A decade ago, life was good for Carion Young. He was playing competitive tennis, fixing cars and enjoying life. Carion was also living with Type 1 diabetes, and all this activity began taking a toll on his body.
His glucose levels weren’t under control, and he experienced burning pain, tingling and numbness in his legs and back. His doctor diagnosed him with painful diabetic neuropathy (PDN) — one of the most prevalent and chronic complications of diabetes that most often damages nerves in the legs and feet. Symptoms are different for everyone, but include:
- Tingling, burning or freezing sensations
- Sharp stabbing, shooting pains and cramps
- Hypersensitivity to touch
- Deep, persistent aches
Following his diagnosis, Carion’s doctor initially prescribed nerve pain medication, which didn’t deliver the pain relief Carion needed. Carion was soon prescribed opioids of all kinds — hydrocodone, oxycodone, morphine and oxycontin, to name a few.
Battling Opioid Addiction
Eventually, Carion was taking six or seven types of medications every day. When the opioids kicked in it was a relief initially, but Carion quickly became dependent on them to get through the day. He was waking up in the middle of the night to take his medication to be sure he could function in the early morning and get to work.
“I’m not stupid, I knew they were drugs,” Carion said. “I just didn’t realize what they’d do to my body, or that I would become dependent on them.”
As reported in an FDA patient panel, people with PDN often have trouble achieving pain relief. Once diagnosed, standard treatment options such as physical therapy, injections, over-the-counter medications and prescription medications including opioids are often the first lines of treatment. While opioids can be used to manage chronic pain, their addiction potential can lead to long-term dependence, and they show little evidence of improving function. In academic and medical communities, opioids are referenced as the last resort for treating PDN.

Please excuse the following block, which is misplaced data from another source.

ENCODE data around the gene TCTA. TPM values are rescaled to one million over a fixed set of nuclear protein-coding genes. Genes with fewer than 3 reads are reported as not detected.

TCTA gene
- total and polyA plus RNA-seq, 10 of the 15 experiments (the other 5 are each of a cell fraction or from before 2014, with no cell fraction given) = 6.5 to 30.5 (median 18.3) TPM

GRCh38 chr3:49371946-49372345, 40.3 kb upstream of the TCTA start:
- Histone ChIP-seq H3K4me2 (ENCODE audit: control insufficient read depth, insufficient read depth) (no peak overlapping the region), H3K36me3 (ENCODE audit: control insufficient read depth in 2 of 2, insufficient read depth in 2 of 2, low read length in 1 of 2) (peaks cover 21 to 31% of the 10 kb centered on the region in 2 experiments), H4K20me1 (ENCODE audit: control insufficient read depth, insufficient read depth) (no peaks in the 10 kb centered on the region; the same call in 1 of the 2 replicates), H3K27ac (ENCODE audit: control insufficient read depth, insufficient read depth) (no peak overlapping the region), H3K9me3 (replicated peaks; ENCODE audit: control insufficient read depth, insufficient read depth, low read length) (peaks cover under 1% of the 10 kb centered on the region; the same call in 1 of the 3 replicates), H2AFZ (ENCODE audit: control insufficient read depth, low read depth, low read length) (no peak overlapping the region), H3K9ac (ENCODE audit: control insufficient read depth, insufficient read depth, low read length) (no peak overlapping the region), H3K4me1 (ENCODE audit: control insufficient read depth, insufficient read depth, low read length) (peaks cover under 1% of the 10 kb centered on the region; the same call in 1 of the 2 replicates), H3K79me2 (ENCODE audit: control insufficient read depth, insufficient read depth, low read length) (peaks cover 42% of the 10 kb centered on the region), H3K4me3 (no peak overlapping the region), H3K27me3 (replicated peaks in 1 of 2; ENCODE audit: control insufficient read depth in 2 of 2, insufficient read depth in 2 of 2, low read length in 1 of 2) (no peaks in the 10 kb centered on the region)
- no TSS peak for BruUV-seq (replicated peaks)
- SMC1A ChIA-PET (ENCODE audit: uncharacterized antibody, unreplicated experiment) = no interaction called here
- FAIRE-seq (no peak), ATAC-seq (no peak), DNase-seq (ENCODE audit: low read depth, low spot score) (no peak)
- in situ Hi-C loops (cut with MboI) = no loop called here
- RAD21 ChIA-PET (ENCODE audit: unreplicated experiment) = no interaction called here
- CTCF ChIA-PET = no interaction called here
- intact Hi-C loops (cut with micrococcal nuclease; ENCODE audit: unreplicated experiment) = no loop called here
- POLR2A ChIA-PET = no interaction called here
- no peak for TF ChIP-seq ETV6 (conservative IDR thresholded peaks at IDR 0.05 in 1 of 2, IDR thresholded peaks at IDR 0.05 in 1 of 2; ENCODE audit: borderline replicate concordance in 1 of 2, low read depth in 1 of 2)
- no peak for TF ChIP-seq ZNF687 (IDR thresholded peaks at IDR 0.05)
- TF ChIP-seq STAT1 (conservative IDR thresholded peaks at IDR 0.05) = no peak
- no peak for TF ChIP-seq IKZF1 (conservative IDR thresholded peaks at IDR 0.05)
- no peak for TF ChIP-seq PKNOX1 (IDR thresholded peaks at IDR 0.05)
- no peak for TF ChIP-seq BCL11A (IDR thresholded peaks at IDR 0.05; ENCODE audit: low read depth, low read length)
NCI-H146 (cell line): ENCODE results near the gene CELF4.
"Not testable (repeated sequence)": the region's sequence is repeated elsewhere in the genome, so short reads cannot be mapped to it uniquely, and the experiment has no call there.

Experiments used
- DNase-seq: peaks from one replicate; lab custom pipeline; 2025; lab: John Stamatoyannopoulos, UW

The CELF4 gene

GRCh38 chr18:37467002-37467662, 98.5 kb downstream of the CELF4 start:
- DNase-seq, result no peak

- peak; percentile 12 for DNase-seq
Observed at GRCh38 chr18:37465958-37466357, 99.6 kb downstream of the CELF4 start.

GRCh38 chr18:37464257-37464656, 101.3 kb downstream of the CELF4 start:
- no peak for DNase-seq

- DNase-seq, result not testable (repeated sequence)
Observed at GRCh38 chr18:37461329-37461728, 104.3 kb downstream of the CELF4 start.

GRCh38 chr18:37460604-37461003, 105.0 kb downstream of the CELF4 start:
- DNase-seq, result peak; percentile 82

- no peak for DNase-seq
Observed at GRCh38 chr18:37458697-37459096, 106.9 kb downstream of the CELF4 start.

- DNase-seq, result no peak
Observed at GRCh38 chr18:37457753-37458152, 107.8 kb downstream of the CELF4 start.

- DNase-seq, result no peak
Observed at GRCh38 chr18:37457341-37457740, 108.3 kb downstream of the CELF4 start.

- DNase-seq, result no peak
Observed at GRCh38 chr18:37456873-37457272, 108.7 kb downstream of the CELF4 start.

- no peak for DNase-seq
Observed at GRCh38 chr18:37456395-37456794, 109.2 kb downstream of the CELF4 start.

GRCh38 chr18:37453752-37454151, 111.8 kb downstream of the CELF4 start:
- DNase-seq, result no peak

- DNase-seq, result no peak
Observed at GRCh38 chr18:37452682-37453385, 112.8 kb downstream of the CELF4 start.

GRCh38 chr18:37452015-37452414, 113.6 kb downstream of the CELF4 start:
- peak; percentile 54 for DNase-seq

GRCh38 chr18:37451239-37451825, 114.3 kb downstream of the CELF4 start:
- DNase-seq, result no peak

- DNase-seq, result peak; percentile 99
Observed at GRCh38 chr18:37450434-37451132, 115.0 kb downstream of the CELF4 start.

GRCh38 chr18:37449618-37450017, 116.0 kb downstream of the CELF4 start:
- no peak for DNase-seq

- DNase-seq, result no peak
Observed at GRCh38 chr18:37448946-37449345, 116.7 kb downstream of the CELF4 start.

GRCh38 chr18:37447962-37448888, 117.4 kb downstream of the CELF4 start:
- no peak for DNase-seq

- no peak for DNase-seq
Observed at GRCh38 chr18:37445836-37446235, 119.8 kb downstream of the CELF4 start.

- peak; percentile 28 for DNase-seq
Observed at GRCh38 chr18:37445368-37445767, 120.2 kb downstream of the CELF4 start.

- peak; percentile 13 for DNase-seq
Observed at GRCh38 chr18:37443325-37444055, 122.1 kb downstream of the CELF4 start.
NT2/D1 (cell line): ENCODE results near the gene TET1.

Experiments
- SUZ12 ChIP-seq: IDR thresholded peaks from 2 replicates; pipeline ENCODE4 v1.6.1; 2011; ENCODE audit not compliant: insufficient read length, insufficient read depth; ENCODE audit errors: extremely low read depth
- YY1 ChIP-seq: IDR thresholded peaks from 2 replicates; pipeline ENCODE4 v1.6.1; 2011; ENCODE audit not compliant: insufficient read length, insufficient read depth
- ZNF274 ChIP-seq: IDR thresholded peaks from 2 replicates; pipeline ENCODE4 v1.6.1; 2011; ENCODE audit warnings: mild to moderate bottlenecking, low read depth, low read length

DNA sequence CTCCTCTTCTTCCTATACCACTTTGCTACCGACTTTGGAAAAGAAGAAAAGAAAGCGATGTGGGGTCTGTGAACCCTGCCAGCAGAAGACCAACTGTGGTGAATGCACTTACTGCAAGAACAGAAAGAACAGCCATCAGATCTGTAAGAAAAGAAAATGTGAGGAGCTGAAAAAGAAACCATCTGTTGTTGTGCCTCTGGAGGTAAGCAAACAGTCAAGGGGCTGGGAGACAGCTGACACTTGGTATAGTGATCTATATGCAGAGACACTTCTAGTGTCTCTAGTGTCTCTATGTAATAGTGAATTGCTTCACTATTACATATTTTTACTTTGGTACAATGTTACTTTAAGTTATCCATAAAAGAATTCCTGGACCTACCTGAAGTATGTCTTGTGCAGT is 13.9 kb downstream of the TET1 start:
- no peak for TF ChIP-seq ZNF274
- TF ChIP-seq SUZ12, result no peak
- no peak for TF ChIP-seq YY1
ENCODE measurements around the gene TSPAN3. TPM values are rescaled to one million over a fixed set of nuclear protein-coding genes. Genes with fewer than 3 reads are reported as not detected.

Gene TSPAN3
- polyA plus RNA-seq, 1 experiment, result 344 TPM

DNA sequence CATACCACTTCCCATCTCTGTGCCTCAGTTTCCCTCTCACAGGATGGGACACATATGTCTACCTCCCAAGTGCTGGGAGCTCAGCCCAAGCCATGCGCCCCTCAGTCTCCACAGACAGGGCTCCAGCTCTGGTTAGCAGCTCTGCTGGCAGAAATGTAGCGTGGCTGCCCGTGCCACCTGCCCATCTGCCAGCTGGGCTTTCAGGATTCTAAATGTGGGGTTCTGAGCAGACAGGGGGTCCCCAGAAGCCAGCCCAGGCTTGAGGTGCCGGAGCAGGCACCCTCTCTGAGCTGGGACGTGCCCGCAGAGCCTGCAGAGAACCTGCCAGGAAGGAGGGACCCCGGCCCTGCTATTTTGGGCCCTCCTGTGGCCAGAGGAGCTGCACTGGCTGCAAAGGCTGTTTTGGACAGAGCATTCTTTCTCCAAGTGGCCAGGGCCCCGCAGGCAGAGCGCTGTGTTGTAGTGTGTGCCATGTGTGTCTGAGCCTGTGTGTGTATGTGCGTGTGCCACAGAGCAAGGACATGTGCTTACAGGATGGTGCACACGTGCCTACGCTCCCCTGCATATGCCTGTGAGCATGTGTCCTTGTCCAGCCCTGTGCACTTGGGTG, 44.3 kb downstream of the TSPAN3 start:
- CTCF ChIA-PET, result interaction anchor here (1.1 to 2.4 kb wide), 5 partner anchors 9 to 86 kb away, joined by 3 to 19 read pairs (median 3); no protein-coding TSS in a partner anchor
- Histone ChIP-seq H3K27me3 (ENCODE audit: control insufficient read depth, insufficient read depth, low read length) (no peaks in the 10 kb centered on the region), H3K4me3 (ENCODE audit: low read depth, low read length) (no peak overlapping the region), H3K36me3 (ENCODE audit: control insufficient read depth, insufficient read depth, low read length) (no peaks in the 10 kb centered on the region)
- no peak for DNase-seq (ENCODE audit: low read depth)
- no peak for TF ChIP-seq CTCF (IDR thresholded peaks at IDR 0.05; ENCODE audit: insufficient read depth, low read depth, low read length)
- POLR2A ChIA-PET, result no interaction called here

While the opioid dispensing rate was at its lowest rate in 15 years in 2020 — 43.3 prescriptions per 100 people, according to CDC data — this rate remains very high in certain parts of the country. Some counties reported dispensing opioids at a rate nine times higher than the national average.
Carion got to a point where the pain or the opioid withdrawal symptoms kept him from working and living life fully. He knew something had to change.
PDN Relief Without Drugs
New, non-drug alternative treatment options for PDN are becoming available. In July 2021, the first spinal cord stimulation (SCS) system was approved by the FDA with a specific indication to treat PDN, Nevro HFX. Nevro HFX is a non-drug* alternative to treat pain related to diabetic neuropathy. HFX includes a small device that works inside your body quieting pain signals during the day and at night. And, unlike other available therapies, HFX uses a proprietary, high-frequency (10kHz) waveform to help people with PDN experience long-term relief. Other systems rely on distracting patients from their pain using a tingling sensation known as paresthesia — a common symptom of PDN on its own — whereas HFX both relieves pain and eliminates the pins and needles sensation.
Fed up with opioids, Carion sought out a Nevro HFX trial for himself. His care team recommended weaning off his medications, but Carion decided to quit cold turkey. He experienced immediate relief with Nevro HFX and now lives his life completely opioid-free.
“I’d recommend HFX to everyone,” Carion said. “I’m not proud of my history with painkillers, but I want my story to help others who may be facing similar struggles and are looking for a better option for pain relief.”
*HFX is not indicated to reduce opioid usage, but the pain relief it provides often alleviates the need for opioids.